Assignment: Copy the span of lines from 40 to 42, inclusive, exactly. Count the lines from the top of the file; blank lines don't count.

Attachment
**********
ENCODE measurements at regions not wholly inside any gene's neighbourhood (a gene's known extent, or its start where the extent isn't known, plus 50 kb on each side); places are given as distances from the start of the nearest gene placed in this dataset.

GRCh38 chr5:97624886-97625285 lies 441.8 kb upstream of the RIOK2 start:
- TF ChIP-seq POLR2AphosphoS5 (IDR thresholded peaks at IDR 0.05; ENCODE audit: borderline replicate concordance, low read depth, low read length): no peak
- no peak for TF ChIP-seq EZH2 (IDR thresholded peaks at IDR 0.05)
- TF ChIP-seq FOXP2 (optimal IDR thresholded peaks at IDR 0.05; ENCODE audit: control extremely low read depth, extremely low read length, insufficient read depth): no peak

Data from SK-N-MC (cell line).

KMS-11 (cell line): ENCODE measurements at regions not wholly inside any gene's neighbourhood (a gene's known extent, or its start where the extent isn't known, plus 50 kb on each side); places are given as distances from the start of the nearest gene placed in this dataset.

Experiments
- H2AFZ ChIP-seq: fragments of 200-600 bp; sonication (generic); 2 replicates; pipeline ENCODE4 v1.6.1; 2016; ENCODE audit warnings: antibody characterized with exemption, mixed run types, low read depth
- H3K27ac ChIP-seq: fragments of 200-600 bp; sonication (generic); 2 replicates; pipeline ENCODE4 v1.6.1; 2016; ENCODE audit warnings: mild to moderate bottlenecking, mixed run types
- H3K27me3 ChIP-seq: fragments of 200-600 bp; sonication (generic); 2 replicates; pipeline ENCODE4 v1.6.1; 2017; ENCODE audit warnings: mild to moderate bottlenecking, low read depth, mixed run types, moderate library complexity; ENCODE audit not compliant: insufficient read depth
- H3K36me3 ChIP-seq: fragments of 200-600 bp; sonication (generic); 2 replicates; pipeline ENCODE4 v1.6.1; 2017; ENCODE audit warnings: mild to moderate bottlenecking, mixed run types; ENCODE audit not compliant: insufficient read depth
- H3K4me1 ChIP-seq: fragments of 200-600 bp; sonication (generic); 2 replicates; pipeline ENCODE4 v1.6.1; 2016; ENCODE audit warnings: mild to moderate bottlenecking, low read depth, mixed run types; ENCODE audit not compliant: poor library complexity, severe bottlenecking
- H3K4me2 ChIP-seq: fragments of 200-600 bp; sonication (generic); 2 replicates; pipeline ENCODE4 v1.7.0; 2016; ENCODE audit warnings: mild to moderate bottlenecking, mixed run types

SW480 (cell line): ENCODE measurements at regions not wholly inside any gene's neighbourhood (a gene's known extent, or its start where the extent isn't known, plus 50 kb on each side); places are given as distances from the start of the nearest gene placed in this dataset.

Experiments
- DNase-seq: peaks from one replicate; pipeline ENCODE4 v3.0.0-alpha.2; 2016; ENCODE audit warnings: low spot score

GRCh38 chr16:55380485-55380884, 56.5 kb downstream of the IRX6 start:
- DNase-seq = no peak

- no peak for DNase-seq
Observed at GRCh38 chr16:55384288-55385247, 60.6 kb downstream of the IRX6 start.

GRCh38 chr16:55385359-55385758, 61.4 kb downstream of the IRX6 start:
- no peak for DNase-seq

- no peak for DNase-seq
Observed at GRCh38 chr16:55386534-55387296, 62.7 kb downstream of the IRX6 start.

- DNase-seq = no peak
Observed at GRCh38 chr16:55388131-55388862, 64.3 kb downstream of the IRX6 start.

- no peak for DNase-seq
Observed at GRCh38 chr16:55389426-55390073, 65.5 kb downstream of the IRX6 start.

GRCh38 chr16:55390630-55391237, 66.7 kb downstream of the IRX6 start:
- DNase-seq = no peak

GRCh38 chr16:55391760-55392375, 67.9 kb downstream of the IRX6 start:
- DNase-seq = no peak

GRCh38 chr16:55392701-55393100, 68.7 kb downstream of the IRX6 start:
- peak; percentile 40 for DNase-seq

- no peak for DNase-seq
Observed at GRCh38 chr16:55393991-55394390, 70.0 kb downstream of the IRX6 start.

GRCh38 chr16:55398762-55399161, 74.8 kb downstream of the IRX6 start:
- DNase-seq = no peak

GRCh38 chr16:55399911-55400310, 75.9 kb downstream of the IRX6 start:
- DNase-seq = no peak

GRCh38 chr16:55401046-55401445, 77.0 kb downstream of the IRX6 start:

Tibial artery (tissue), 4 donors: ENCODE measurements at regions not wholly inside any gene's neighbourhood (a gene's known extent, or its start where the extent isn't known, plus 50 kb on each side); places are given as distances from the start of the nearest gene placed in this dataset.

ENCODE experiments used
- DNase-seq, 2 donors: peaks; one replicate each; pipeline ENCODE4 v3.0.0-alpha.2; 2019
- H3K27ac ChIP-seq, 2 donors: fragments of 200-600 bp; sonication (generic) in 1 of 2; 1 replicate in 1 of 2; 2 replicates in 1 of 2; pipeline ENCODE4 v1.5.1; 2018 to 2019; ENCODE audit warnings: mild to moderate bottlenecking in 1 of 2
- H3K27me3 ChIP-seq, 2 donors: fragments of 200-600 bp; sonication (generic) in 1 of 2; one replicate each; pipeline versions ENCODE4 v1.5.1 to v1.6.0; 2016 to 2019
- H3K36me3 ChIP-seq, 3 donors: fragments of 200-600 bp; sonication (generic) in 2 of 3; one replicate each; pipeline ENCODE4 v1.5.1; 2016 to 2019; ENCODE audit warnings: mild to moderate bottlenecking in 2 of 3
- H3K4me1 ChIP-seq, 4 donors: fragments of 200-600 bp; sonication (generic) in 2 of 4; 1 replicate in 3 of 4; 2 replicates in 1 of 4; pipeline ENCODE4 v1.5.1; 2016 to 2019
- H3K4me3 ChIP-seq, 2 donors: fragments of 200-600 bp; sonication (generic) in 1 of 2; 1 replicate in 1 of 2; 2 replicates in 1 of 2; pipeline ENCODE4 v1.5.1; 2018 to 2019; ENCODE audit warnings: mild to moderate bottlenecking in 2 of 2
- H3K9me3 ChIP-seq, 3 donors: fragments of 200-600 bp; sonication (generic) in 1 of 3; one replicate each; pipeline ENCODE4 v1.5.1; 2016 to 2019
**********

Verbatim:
GRCh38 chr16:55399911-55400310, 75.9 kb downstream of the IRX6 start:
- DNase-seq = no peak

GRCh38 chr16:55401046-55401445, 77.0 kb downstream of the IRX6 start: